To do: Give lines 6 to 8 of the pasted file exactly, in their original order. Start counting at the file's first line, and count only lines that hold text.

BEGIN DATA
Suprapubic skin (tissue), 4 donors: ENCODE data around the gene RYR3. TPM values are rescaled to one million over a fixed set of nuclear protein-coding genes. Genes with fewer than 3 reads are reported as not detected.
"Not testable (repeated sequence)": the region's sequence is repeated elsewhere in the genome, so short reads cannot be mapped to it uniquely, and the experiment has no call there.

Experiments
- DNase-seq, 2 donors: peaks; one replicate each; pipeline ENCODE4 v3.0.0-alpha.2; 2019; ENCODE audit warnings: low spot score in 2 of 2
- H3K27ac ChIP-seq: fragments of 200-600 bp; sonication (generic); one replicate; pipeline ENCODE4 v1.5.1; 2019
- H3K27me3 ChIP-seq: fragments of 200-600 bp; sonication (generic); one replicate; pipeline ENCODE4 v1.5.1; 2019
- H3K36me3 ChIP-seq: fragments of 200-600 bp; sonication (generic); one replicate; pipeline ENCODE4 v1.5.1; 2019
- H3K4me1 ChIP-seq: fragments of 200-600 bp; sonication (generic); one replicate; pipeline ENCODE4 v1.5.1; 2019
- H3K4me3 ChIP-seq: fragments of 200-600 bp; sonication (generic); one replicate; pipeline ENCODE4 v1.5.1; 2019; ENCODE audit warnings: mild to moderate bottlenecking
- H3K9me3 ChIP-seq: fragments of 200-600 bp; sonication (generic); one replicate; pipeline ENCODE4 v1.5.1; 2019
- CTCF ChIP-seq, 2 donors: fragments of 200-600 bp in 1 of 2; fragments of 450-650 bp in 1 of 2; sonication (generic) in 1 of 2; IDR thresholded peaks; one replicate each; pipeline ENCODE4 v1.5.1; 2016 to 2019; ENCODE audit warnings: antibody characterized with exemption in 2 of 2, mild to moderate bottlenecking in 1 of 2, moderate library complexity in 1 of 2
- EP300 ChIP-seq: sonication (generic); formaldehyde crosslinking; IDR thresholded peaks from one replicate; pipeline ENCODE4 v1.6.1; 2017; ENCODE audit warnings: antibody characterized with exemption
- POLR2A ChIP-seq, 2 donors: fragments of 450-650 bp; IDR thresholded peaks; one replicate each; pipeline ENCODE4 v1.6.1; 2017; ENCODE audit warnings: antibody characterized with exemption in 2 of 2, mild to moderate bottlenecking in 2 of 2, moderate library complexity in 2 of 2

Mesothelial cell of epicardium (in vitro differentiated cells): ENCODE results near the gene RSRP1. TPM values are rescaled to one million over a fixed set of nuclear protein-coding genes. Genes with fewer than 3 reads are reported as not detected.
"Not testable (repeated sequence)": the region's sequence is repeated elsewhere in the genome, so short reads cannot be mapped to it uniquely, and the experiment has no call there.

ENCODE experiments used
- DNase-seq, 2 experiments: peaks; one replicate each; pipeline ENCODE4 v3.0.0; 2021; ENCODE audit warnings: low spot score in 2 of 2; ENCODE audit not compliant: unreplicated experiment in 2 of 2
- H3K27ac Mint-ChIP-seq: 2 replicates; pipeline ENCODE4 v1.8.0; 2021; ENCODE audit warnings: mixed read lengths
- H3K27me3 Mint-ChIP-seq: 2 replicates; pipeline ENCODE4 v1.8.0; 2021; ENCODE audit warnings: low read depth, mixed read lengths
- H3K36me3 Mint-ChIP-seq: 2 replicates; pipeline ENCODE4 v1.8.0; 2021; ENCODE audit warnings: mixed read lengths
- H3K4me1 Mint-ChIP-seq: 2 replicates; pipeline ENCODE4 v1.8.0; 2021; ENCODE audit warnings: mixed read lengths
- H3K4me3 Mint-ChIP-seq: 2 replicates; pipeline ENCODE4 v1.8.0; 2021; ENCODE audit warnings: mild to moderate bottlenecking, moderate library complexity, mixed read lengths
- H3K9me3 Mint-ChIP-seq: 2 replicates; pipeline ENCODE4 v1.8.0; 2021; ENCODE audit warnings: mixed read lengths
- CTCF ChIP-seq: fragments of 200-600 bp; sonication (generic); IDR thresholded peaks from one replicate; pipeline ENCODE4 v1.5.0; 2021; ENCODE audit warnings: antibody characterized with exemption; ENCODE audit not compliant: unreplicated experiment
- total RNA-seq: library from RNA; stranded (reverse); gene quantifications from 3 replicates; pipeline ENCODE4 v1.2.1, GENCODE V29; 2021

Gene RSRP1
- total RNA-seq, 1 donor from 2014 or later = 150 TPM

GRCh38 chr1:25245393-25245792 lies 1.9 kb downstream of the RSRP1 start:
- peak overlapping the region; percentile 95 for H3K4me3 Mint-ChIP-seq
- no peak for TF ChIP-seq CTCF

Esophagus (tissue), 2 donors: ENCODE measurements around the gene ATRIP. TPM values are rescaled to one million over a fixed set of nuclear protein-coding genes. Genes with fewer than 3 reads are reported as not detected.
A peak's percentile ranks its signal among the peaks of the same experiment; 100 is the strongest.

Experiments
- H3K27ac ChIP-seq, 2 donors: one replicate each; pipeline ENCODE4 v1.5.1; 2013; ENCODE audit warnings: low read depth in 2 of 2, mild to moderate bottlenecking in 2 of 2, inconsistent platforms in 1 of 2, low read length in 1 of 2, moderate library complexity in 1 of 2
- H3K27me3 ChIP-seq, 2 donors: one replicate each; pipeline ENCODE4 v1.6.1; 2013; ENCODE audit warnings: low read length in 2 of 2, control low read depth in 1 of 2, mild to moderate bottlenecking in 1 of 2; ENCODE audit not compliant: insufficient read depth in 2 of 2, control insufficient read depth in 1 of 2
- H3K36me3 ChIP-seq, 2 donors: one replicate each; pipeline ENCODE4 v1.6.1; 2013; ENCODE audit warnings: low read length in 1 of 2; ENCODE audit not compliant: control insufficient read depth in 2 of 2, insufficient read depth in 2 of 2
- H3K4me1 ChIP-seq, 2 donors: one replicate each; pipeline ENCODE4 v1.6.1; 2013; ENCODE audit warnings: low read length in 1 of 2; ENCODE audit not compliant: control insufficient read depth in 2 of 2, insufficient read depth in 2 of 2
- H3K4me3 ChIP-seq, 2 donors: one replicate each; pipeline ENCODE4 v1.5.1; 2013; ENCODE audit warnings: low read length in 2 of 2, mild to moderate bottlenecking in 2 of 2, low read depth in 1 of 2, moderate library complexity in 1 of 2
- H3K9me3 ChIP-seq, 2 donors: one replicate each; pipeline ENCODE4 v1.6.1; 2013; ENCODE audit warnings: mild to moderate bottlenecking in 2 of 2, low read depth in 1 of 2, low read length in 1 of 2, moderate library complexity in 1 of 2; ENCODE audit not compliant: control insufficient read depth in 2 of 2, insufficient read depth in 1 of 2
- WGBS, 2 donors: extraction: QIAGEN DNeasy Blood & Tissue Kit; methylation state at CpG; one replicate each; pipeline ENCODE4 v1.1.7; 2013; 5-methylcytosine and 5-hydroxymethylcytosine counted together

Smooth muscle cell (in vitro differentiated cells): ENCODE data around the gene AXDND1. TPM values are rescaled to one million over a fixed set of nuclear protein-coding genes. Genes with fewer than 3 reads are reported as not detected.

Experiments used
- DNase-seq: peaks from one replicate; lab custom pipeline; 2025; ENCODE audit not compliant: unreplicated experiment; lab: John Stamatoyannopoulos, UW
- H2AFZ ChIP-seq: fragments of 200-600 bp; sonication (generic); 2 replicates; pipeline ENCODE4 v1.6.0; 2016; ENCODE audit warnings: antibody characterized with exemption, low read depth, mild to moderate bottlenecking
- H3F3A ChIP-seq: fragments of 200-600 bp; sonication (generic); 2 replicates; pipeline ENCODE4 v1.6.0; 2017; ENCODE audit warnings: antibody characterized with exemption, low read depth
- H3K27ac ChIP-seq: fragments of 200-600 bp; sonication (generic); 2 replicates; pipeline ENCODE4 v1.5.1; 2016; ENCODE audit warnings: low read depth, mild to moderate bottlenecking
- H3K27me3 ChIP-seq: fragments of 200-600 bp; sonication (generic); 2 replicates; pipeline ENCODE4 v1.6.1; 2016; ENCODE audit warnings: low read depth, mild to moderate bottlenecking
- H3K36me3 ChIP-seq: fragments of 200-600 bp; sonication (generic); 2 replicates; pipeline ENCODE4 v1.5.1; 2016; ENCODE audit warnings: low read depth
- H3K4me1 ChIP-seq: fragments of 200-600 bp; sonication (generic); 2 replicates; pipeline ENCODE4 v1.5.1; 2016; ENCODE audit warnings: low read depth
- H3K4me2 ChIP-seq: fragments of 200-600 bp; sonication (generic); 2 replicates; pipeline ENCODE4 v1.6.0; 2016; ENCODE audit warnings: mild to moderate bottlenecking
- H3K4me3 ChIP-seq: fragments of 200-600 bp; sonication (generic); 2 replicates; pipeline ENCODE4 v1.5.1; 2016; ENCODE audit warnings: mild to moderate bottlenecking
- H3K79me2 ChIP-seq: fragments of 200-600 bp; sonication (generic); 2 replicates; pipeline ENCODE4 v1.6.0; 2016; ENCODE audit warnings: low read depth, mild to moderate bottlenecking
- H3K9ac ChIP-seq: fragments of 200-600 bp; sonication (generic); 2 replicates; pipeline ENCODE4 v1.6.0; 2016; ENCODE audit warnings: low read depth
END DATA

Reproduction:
- H3K27me3 ChIP-seq: fragments of 200-600 bp; sonication (generic); one replicate; pipeline ENCODE4 v1.5.1; 2019
- H3K36me3 ChIP-seq: fragments of 200-600 bp; sonication (generic); one replicate; pipeline ENCODE4 v1.5.1; 2019
- H3K4me1 ChIP-seq: fragments of 200-600 bp; sonication (generic); one replicate; pipeline ENCODE4 v1.5.1; 2019